Texting Your Ex Today Would Be Chaotic Evil — But Should You Do It Anyway?

Molly Longman
·6 min read

In the U.S., we have some pretty moronic “national days.” There’s National Bubble Wrap Appreciation Day. National Feral Cat Day, which just passed on October 16. But perhaps the most egregious of them all is happening today. It’s National Text Your Ex Day. Whoever came up with this “holiday” definitely had a penchant for stirring the pot.

I spoke to a few relationship therapists about this dubious day, and they all said that texting your ex is a bad call more often than not. Yes, there are exceptions to every rule, but, most times, you are not that exception (as we learned long ago from Gigi in He’s Just Not That Into You). “Overall, I would just say: Don’t text your ex,” says Moraya Seeger DeGeare, licensed marriage and family therapist and the co-owner of BFF Therapy in Beacon, NY. It’s a recipe for drama, awkwardness, and anxiety, she says. Leave it alone.

On a logical level, there are about 1,246 things I’d suggest you do before you participate in this day. Adopting an actual feral cat is one of them. In the deepest recesses of my heart, however, I admit that I get the temptation to “paperclip” an ex — even though I know that’s my “chaotic evil” side talking. I’ve been there, I’ve done it, I’ve regretted it, and I’ve done it again. So if you can’t shake the idea of pulling up their contact in your phone, I’ve got you: I asked my trusty relationship experts when it’s okay to text an ex.

Every situation is different, so before texting, you’ll want to do a deep dive into your motives to figure out why you want to reach out. Do you really just want to see how they’re during during these ~surreal~ times? Or are are you actually trying to get back together, or sneakily see if they’d be down for a holiday hookup? Do you just want to drop that you’re dating someone new? Or are you hoping that your new boo gets a little jealous when you mention you were texting your old flame, asks Damona Hoffman, a dating coach and host of The Dates & Mates Podcast.

Listen, these questions aren’t flattering. But you have to know! If you’ve got ulterior motives, you may end up getting burned.

DeGeare suggests making a pros and cons list before sending that feeler text. Easy enough — but then she sneaks in this sucker punch: Also, check in with a friend before texting. Ideally someone who you confided in when you were in this past relationship, or going through the breakup. They’ll be able to give you a much-needed outside perspective. Genius, but evil.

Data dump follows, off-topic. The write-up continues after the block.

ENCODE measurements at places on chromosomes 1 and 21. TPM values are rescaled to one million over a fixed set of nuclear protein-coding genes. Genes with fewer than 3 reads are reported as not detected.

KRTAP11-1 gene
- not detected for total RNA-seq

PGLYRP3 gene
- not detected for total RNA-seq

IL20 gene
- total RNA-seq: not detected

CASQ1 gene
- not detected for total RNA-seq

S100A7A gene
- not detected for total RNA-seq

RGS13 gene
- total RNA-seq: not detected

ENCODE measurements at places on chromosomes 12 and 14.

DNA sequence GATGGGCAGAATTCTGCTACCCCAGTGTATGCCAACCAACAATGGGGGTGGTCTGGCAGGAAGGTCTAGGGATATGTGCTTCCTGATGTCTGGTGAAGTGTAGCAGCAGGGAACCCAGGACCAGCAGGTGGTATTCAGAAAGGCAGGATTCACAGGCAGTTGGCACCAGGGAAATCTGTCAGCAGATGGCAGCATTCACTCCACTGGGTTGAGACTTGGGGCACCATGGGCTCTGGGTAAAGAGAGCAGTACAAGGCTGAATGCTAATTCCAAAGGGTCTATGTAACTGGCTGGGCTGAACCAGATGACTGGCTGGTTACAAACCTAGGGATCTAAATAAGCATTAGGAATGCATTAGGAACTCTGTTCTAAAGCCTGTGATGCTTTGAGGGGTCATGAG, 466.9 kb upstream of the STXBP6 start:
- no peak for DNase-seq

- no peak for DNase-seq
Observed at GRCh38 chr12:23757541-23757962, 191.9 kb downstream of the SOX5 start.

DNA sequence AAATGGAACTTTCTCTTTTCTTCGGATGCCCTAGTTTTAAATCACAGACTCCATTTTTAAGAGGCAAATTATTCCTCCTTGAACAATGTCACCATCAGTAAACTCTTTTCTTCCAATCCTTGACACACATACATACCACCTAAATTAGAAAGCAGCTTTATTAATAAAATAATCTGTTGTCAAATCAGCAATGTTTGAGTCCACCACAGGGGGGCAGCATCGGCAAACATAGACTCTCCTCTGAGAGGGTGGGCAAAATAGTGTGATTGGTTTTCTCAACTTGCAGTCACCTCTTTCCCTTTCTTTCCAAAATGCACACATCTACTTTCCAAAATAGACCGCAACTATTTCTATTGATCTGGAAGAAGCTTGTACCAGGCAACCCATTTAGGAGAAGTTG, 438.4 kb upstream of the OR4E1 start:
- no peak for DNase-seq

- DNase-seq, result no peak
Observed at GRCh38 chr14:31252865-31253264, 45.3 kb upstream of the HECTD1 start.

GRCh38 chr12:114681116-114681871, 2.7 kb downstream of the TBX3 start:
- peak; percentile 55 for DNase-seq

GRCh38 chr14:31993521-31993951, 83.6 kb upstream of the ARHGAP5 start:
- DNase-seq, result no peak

You can also jot down why you broke up on a piece of paper or in the Notes app on your phone. Yes, do this even if you’re just texting to “check in.” This’ll shake loose any sneaky “what ifs” that are rattling around in your heart. “A lot of times we romanticize relationships after they’re over,” says DeGeare. “Especially if you’re lonely right now during COVID-19. But it’s good to remember that there’s probably a reason you broke up.”

If you’re still fighting the urge to text, but you’re also feeling a lot of anxiety around what to say and about what the possible outcome could be, that’s a bad sign, DeGeare says. In that case, just let it lie.

In general, you don’t want to text if you think you might be surprised by the response. If you haven’t spoken since the breakup and you don’t know how “over it” they are, why open Pandora’s box now?

And of course, if one of the last things they said to you was, “I never want to talk to you again,” respect their wishes and delete their contact. You’d hope that your worst exes would do the same, after all.

All that said, there are a few situations where this text might not be the worst idea. If you ended things on good terms, it might be funny to send them a text that says “Happy National Text Your Ex Day! Hope you’re doing well.” It’s also not the worst idea if it’s been years since the breakup, and you’ve established a platonic relationship since. In that case, “a text is appropriate on a special occasion like a holiday or birthday, provided you are not trying to manipulate a particular outcome with it,” Hoffman says.

If this is you, it’s best to go funny and specific over heavy or vague. In other words, no ‘what’s up?’ texts, Hoffman advises. Instead, you could say, “Happy National Text Your Ex Day! There’s really a stupid ‘national day’ for everything, huh?” Make your motives and your expectations crystal-clear from the start. And if you don’t ask a question, don’t expect a response.

The one exception to the “keep it light” rule: If you’re looking for closure. Perhaps surprisingly, DeGeare says you can text if this is your motive, as long as you’re not too aggressive, and aren’t asking them to have an hour-long conversation about an old argument. And just know it’s a sensitive situation that can easily turn bad. Make sure you’re not looking to pick a fight. Instead, be transparent and to the point: “It’s National Text Your Ex Day haha… On that note, I’ve always wondered why [fill in whatever loose thread has been bugging you], and I thought this was a good opportunity to ask you about it.” It’s a bold move, but if you think it will free you from a question that’s been taking up a lot of your mental energy, consider it. Just be sure you’re ready to receive a non-answer — or stone-cold silence.

Finally, if you do text your ex and it goes horribly, go easy on yourself. You made the right decision for yourself at the time — or you tried to. Put in a pin in it, change their contact name to “DO NOT TEXT,” and move forward. We’re all doing our best.

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